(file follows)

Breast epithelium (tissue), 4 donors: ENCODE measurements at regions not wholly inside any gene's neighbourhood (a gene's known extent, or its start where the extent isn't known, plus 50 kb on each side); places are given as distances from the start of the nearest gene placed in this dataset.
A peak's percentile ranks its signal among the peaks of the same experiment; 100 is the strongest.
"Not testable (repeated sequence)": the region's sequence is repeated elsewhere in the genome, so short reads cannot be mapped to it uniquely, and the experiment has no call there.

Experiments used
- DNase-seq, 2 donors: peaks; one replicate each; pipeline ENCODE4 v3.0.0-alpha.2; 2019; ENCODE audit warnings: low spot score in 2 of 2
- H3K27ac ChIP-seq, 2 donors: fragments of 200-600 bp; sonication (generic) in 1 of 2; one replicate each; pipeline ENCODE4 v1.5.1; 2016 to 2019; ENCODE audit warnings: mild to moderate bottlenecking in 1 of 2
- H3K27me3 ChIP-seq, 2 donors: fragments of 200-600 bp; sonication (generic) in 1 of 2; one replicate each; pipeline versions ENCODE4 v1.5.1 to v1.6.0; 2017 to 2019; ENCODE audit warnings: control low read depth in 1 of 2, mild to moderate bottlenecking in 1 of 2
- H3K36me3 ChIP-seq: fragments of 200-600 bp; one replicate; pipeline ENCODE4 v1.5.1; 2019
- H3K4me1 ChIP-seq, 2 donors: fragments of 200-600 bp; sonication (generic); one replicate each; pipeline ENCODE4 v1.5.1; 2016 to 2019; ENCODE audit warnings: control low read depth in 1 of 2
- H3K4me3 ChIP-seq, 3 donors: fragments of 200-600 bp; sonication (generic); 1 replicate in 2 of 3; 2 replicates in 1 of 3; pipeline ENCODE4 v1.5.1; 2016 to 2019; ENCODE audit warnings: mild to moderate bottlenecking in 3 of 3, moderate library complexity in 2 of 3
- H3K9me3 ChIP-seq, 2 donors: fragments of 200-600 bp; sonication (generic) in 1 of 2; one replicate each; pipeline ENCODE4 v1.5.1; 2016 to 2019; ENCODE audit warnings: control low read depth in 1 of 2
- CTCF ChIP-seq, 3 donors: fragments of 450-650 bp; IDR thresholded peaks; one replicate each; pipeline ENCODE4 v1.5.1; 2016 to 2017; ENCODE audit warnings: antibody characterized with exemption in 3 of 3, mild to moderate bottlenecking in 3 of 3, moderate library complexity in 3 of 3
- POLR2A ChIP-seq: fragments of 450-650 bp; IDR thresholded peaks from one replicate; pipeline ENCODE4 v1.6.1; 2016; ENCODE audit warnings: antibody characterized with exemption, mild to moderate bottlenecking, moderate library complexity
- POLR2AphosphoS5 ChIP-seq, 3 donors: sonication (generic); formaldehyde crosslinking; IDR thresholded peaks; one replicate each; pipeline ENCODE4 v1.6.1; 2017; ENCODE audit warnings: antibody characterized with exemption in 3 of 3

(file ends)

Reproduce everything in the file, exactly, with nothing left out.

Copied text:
Breast epithelium (tissue), 4 donors: ENCODE measurements at regions not wholly inside any gene's neighbourhood (a gene's known extent, or its start where the extent isn't known, plus 50 kb on each side); places are given as distances from the start of the nearest gene placed in this dataset.
A peak's percentile ranks its signal among the peaks of the same experiment; 100 is the strongest.
"Not testable (repeated sequence)": the region's sequence is repeated elsewhere in the genome, so short reads cannot be mapped to it uniquely, and the experiment has no call there.

Experiments used
- DNase-seq, 2 donors: peaks; one replicate each; pipeline ENCODE4 v3.0.0-alpha.2; 2019; ENCODE audit warnings: low spot score in 2 of 2
- H3K27ac ChIP-seq, 2 donors: fragments of 200-600 bp; sonication (generic) in 1 of 2; one replicate each; pipeline ENCODE4 v1.5.1; 2016 to 2019; ENCODE audit warnings: mild to moderate bottlenecking in 1 of 2
- H3K27me3 ChIP-seq, 2 donors: fragments of 200-600 bp; sonication (generic) in 1 of 2; one replicate each; pipeline versions ENCODE4 v1.5.1 to v1.6.0; 2017 to 2019; ENCODE audit warnings: control low read depth in 1 of 2, mild to moderate bottlenecking in 1 of 2
- H3K36me3 ChIP-seq: fragments of 200-600 bp; one replicate; pipeline ENCODE4 v1.5.1; 2019
- H3K4me1 ChIP-seq, 2 donors: fragments of 200-600 bp; sonication (generic); one replicate each; pipeline ENCODE4 v1.5.1; 2016 to 2019; ENCODE audit warnings: control low read depth in 1 of 2
- H3K4me3 ChIP-seq, 3 donors: fragments of 200-600 bp; sonication (generic); 1 replicate in 2 of 3; 2 replicates in 1 of 3; pipeline ENCODE4 v1.5.1; 2016 to 2019; ENCODE audit warnings: mild to moderate bottlenecking in 3 of 3, moderate library complexity in 2 of 3
- H3K9me3 ChIP-seq, 2 donors: fragments of 200-600 bp; sonication (generic) in 1 of 2; one replicate each; pipeline ENCODE4 v1.5.1; 2016 to 2019; ENCODE audit warnings: control low read depth in 1 of 2
- CTCF ChIP-seq, 3 donors: fragments of 450-650 bp; IDR thresholded peaks; one replicate each; pipeline ENCODE4 v1.5.1; 2016 to 2017; ENCODE audit warnings: antibody characterized with exemption in 3 of 3, mild to moderate bottlenecking in 3 of 3, moderate library complexity in 3 of 3
- POLR2A ChIP-seq: fragments of 450-650 bp; IDR thresholded peaks from one replicate; pipeline ENCODE4 v1.6.1; 2016; ENCODE audit warnings: antibody characterized with exemption, mild to moderate bottlenecking, moderate library complexity
- POLR2AphosphoS5 ChIP-seq, 3 donors: sonication (generic); formaldehyde crosslinking; IDR thresholded peaks; one replicate each; pipeline ENCODE4 v1.6.1; 2017; ENCODE audit warnings: antibody characterized with exemption in 3 of 3